So there has been a rhetorical return to long-standing US policy after the Bush aberration, but no evidence that Obama will push the “peace process” forward. As far as the democratic revolutions of the “Arab spring” are concerned, he gave them warm verbal support – but only so long as they don’t damage American interests. There was, for example, not a single mention of Saudi Arabia in his speech.
And for all of Obama’s rhetoric about how wonderful the revolutions are, it was clear that he had little idea how big the transformation in the Middle East actually is. Particularly with regard to the Israeli -Palestinian dispute, the future will not be like the past.
We had a foretaste of that a week ago, when thousands of Palestinian demonstrators commemorating the anniversary of the “nakba” (disaster), the expulsion of their people in 1948 from what is now Israel, surged up against Israel’s borders, and in one place actually breached them. About a dozen of them were killed, although they were mostly non-violent, but this was something new – and we will be seeing a lot more of it.
The issue of the Palestinian “refugees” of 1948 has been on a back burner for a long time, with Israel adamant that the vast majority of them must never return as that would dilute Israel’s Jewishness. Besides, says the Israeli government, they fled voluntarily.
That was always a bad argument. Israeli historians long ago discredited the idea that the flight of the Palestinian population was voluntary, and in any case it doesn’t matter. Under international law, if people flee their homes during a war, they are legally entitled to return to those homes when the fighting ends.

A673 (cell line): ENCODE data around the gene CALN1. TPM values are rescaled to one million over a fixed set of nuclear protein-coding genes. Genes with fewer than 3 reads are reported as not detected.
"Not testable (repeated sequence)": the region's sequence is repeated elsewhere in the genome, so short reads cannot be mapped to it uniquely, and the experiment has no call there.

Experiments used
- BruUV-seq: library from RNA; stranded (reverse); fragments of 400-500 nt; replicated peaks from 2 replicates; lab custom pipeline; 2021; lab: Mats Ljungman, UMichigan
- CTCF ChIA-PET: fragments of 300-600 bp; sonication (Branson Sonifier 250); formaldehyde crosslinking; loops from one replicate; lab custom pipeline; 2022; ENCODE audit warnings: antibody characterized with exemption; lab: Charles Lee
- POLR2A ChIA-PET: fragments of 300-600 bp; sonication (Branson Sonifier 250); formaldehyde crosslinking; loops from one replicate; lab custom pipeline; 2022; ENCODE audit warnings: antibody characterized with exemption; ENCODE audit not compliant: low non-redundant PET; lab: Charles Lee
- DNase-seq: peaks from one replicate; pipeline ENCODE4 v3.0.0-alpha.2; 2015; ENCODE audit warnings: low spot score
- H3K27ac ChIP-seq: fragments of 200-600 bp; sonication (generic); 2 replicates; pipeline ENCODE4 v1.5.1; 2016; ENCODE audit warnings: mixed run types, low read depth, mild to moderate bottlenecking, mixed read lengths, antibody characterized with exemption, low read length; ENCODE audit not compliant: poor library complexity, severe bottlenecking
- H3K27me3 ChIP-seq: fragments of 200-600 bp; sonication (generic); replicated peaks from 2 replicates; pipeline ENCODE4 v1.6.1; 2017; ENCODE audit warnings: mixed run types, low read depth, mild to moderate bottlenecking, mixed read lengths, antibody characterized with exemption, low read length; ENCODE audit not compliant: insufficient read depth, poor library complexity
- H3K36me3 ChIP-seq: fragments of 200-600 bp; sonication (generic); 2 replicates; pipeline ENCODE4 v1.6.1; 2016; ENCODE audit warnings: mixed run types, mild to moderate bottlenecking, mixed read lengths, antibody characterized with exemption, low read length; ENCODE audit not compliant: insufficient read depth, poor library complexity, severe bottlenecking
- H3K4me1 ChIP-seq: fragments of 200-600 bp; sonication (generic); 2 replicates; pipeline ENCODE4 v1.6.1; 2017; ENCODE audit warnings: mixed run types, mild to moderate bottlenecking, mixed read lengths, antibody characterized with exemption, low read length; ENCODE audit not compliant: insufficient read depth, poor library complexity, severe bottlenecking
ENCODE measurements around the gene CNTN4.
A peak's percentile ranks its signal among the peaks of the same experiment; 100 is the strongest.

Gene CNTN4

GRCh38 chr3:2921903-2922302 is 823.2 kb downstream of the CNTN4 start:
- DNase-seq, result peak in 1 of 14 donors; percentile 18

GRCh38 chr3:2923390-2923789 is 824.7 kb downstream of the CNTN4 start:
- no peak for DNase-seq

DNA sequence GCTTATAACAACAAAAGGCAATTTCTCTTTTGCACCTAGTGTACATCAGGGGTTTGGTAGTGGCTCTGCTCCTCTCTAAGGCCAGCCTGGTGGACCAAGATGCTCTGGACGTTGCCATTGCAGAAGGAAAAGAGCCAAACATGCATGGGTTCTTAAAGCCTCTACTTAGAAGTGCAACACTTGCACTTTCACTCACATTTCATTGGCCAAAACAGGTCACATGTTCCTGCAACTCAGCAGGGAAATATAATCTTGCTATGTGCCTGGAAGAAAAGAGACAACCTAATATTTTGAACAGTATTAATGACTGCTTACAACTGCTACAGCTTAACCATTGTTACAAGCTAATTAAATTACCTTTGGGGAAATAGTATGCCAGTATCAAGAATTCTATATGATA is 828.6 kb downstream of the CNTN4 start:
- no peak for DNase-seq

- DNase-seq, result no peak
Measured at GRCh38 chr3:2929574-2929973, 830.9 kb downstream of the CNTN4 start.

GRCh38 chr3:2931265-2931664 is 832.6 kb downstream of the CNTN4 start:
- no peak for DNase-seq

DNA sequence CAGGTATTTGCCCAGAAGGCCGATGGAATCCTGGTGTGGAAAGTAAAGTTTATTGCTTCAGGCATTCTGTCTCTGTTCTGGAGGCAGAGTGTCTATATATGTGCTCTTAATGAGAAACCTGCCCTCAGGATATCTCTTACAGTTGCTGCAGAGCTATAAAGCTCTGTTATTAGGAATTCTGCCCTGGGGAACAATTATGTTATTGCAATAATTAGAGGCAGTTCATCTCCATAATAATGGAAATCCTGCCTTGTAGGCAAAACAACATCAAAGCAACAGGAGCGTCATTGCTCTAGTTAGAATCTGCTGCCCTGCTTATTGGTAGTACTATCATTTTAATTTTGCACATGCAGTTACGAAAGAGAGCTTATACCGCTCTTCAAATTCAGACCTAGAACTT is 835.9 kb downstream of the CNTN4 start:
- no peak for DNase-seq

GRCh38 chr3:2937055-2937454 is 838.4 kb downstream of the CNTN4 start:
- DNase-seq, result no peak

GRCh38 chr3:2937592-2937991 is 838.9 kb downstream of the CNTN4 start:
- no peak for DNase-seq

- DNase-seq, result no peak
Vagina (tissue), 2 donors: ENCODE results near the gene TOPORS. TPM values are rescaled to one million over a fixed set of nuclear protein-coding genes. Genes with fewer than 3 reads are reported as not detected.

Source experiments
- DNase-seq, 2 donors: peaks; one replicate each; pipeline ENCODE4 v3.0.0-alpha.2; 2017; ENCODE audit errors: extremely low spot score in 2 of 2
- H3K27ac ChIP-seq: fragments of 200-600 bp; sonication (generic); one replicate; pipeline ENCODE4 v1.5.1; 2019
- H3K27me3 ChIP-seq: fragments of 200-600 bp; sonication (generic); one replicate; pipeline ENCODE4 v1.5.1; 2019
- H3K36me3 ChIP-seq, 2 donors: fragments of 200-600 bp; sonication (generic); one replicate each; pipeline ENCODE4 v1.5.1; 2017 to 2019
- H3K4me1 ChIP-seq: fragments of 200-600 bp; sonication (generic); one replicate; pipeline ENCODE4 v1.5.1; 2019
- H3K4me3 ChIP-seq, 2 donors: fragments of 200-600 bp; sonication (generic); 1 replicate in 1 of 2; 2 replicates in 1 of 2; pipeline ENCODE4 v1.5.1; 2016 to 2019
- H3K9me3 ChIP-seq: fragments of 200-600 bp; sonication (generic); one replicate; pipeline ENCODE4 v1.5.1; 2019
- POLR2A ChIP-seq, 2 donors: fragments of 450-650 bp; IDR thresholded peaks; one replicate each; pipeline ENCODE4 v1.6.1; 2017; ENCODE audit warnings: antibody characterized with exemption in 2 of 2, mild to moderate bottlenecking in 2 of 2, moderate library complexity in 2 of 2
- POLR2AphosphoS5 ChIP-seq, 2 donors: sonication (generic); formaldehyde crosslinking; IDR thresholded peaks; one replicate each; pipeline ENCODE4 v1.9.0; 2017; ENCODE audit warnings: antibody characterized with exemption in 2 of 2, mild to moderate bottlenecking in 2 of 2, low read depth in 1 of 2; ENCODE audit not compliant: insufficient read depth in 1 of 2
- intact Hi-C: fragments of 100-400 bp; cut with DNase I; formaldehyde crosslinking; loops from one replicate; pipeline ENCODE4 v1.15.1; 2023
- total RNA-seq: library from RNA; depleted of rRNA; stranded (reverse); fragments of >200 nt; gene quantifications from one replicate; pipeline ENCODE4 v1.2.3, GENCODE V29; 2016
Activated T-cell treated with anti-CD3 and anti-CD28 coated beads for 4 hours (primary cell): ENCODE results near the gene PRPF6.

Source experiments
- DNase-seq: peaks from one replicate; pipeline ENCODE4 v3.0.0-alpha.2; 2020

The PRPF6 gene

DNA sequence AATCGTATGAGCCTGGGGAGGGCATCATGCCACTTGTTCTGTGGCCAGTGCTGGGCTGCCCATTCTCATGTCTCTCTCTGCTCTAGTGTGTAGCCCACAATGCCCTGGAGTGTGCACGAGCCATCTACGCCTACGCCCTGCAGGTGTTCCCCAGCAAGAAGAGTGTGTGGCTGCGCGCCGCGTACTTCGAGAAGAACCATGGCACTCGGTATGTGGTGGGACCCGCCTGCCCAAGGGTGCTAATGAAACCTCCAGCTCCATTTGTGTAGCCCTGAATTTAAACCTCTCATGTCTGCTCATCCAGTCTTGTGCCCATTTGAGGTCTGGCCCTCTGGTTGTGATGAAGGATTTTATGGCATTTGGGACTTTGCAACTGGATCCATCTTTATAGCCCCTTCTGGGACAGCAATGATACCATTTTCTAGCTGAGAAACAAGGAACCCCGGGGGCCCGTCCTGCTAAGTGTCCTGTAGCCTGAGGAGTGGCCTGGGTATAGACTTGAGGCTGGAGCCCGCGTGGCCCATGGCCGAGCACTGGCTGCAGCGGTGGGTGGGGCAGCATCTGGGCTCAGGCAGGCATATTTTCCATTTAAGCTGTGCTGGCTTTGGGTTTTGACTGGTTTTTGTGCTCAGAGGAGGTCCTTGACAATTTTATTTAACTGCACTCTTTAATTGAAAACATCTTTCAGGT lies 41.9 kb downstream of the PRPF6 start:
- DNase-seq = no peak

For fifty years, Israel has successfully kept the refugees (and their descendants) out, and by and large the international community has accepted it. But now the Palestinians, emboldened by the non-violent spread of popular rule elsewhere in the Arab world, are not just saying they have the right to return. They are acting on it.
Israel will never consent to this, but if Palestinians go on trying to cross the border, despite the fact that some will get killed each time, then Arab opinion will be firmly on their side. So will the newly democratic governments of the Arab world – and other Arab regimes that are just trying to stay ahead of public anger. Israel will also find itself increasingly isolated in the wider world, especially if it continues to use violence.
This is just one example of how much has changed in the Middle East in the past few months, and American policy has not even begun to take account of it. Obama is trying, but he will have to run much faster to keep up.
To shorten to 700 words, omit paragraphs 8, 11 and 12. (“So…speech”; and “The issue…ends”)
Gwynne Dyer’s latest book, “Climate Wars”, is distributed in most of the world by Oneworld.